Public Health England (PHE) and NHS England have temporarily issued a Patient Safety Alert advising against the home use of birthing pools with built-in heaters and recirculation pumps, which can potentially be filled up to two weeks in advance of the birth. 
The precautionary advice follows a single case of Legionnaires’ disease identified in a baby born in this specific type of birthing pool at home. 
Samples taken from the heated birthing pool used have confirmed the presence of legionella bacteria. 
This is the first reported case of Legionnaires’ disease linked to a birthing pool in England, although there have been two cases reported internationally some years ago. 
The alert recommends that heated birthing pools, filled in advance of labour and where the temperature is maintained by use of a heater and pump, are not used for labour or birth. In the meantime, a full risk assessment into their use is being carried out. 
The majority of birthing pools – those filled with hot water at the time of labour – are excluded from this alert, provided that any pumps are used solely for pool emptying. 
Legionella is a commonly occurring bacterium and can be found in around 10% to 20% of domestic hot water systems. However, Legionnaires’ disease is rare – and extremely so in childhood, with only one case in children aged 0-9 years reported in England between 1990 to 2011. People become infected with the bacteria through inhalation of contaminated water droplets.
Child ’flu vaccination pilots show promising results
Initial results of the uptake and impact of the child’ flu vaccine pilot programme launched last year by Public Health England (PHE) are encouraging, according to recent data. 
In 2012 the Joint Committee on Vaccination and Immunisation advised extending the national ’flu immunisation programme to all children from the age of two to less than 17 years. As a first step in the extension of the programme, last year all children aged two and three years were offered ’flu vaccination, while children aged between four and 11 years were vaccinated in seven pilot areas in England in 2013 to 2014.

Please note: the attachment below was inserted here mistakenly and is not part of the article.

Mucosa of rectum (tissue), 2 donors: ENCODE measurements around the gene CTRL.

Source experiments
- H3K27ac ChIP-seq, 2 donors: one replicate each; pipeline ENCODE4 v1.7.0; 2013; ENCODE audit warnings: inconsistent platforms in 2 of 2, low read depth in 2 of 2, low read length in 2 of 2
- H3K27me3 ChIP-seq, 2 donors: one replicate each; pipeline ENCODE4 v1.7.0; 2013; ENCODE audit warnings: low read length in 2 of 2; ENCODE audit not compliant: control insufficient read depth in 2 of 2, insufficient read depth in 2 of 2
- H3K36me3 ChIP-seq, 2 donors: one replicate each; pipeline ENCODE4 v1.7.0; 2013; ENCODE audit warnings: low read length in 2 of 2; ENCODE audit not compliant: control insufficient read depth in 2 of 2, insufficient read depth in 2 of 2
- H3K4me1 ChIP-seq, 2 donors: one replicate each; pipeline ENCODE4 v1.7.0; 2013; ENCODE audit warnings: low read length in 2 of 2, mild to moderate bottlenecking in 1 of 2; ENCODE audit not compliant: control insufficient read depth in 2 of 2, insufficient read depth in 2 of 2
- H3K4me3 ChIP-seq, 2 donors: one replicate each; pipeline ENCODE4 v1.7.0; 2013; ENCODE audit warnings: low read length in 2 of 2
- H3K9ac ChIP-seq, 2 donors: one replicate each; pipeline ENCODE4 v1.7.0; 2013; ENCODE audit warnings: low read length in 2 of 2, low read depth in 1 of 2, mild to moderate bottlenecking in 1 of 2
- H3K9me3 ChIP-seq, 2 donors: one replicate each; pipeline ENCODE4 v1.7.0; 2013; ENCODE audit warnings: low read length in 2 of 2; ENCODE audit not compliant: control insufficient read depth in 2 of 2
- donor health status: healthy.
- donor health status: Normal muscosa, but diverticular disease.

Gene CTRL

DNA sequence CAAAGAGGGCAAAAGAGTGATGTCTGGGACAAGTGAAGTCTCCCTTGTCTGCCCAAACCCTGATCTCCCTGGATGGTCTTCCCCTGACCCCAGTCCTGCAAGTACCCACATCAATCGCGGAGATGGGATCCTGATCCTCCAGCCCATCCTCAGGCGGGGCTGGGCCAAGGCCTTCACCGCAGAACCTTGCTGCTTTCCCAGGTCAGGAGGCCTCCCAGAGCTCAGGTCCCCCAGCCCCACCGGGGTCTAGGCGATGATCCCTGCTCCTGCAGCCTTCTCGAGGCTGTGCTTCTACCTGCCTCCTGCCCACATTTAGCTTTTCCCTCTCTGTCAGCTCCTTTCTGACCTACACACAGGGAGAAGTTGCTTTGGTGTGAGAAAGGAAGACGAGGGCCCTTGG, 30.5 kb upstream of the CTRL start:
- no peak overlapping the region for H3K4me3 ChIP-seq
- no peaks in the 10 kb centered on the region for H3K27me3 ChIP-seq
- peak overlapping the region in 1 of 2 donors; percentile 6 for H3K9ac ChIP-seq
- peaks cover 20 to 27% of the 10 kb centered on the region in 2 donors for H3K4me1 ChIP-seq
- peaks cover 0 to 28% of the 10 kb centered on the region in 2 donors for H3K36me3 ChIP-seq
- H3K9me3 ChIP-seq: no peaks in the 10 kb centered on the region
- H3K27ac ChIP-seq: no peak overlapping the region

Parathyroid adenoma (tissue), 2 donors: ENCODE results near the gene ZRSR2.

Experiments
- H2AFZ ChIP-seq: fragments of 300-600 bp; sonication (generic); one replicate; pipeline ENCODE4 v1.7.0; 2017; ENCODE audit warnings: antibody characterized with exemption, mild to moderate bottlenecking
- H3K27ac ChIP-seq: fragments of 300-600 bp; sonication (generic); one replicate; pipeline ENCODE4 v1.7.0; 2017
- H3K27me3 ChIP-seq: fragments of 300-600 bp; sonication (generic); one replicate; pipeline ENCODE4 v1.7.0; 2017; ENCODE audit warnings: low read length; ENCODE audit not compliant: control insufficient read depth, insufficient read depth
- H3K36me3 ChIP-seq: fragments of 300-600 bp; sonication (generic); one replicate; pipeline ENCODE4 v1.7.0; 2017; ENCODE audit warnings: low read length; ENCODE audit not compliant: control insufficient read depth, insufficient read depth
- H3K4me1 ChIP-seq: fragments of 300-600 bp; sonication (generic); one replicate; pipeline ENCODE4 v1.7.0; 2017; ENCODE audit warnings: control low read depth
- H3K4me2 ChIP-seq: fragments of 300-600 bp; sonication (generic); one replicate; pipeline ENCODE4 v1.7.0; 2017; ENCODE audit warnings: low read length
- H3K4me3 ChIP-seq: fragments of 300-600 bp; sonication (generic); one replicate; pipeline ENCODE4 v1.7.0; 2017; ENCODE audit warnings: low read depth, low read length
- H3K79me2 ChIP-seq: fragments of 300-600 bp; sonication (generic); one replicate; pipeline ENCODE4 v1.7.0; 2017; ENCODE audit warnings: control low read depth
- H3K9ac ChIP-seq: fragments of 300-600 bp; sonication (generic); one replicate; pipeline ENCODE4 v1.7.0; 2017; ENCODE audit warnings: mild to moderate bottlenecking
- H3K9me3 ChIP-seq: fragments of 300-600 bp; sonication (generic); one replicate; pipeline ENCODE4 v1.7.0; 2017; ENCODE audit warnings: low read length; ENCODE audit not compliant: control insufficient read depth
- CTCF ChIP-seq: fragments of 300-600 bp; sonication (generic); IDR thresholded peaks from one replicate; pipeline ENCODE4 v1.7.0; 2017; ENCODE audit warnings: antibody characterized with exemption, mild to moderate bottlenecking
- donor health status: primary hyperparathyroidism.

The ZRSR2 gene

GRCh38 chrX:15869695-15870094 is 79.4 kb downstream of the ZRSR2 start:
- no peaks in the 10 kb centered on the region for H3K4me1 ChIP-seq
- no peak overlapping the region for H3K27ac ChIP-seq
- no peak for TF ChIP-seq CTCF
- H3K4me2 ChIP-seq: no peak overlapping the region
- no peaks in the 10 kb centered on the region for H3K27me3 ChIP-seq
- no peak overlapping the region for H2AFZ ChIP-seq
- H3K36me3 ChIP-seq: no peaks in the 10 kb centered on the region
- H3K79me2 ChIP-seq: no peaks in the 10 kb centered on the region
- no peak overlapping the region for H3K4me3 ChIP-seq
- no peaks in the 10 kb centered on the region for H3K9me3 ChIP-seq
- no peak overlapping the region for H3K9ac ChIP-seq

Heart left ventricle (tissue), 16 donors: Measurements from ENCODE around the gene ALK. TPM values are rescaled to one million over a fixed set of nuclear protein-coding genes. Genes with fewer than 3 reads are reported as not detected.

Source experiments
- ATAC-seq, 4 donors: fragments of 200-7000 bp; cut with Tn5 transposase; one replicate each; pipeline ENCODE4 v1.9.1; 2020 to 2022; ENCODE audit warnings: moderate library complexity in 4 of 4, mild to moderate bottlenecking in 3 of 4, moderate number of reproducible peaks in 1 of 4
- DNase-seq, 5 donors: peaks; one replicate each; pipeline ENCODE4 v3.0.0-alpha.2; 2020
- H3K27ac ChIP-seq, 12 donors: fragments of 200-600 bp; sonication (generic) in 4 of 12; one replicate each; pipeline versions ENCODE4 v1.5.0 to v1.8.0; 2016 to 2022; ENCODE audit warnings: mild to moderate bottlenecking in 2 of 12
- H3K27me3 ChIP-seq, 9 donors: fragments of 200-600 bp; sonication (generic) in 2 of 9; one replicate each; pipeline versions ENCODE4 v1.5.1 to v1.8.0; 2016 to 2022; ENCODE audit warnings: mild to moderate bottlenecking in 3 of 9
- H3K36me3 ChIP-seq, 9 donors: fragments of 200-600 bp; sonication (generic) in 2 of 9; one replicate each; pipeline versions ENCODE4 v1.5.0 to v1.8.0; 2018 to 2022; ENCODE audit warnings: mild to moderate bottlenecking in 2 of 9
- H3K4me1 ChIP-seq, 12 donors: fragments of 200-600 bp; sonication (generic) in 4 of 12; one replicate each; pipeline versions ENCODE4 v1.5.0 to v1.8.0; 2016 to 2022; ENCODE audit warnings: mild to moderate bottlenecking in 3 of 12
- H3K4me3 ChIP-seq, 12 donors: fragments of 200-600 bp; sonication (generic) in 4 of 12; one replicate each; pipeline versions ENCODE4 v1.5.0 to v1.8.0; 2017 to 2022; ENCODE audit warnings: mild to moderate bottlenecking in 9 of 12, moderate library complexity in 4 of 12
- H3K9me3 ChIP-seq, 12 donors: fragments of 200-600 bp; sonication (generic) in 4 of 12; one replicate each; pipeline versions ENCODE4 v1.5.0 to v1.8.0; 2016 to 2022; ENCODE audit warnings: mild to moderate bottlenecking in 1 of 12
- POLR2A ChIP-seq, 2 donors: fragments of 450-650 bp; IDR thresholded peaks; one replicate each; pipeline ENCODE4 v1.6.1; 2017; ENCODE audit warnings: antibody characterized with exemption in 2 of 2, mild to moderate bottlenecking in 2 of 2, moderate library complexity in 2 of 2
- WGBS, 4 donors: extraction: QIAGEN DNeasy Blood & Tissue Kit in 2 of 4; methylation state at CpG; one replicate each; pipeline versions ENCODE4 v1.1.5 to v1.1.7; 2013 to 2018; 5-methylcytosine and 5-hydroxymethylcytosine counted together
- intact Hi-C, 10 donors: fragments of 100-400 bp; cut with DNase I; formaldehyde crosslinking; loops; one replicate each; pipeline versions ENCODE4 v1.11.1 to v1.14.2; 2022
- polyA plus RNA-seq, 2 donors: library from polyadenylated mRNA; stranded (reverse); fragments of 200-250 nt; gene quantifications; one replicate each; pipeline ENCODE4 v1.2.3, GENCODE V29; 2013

A total of 104,792 primary age children received at least one dose of the vaccine, representing an overall uptake of 52.5% in the target group. 
The cumulative influenza positivity rate in primary care in pilot areas was 8.5% compared to 16.2% in non- pilot areas. 
Despite the low flu activity in 2013 to 2014, early results, obtained from a range of surveillance indicators including GP consultations, swab positivity percentage of respiratory emergency department attendances, suggest a positive impact.  
  • From September 2014 the schedule for HPV vaccination, routinely offered to girls aged 12 to 13, will change from three to two doses. 
The changes have been prompted by research showing that antibody response to two doses in adolescent girls is as good as a full course in the age group targeted. Girls who have not had their first dose of HPV vaccine by the time they are 15 years old should be offered the three dose schedule, as the antibody response in older girls is not as good.

BMI ‘a flawed tool in children’
The use of body mass index (BMI) to diagnose obesity in children could lead to a significant number of cases to be missed, according to findings from a meta-analysis carried out at the Mayo Clinic,

The researchers found that while BMI has high specificity in identifying paediatric obesity, it has only a moderate sensitivity, so the measurement can miss children who should be considered obese. 

The Mayo researchers used 37 eligible studies that involving a total of 53,521 patients aged 4-18 years. The analysis showed that around 25% of children have excess body fat despite a normal BMI.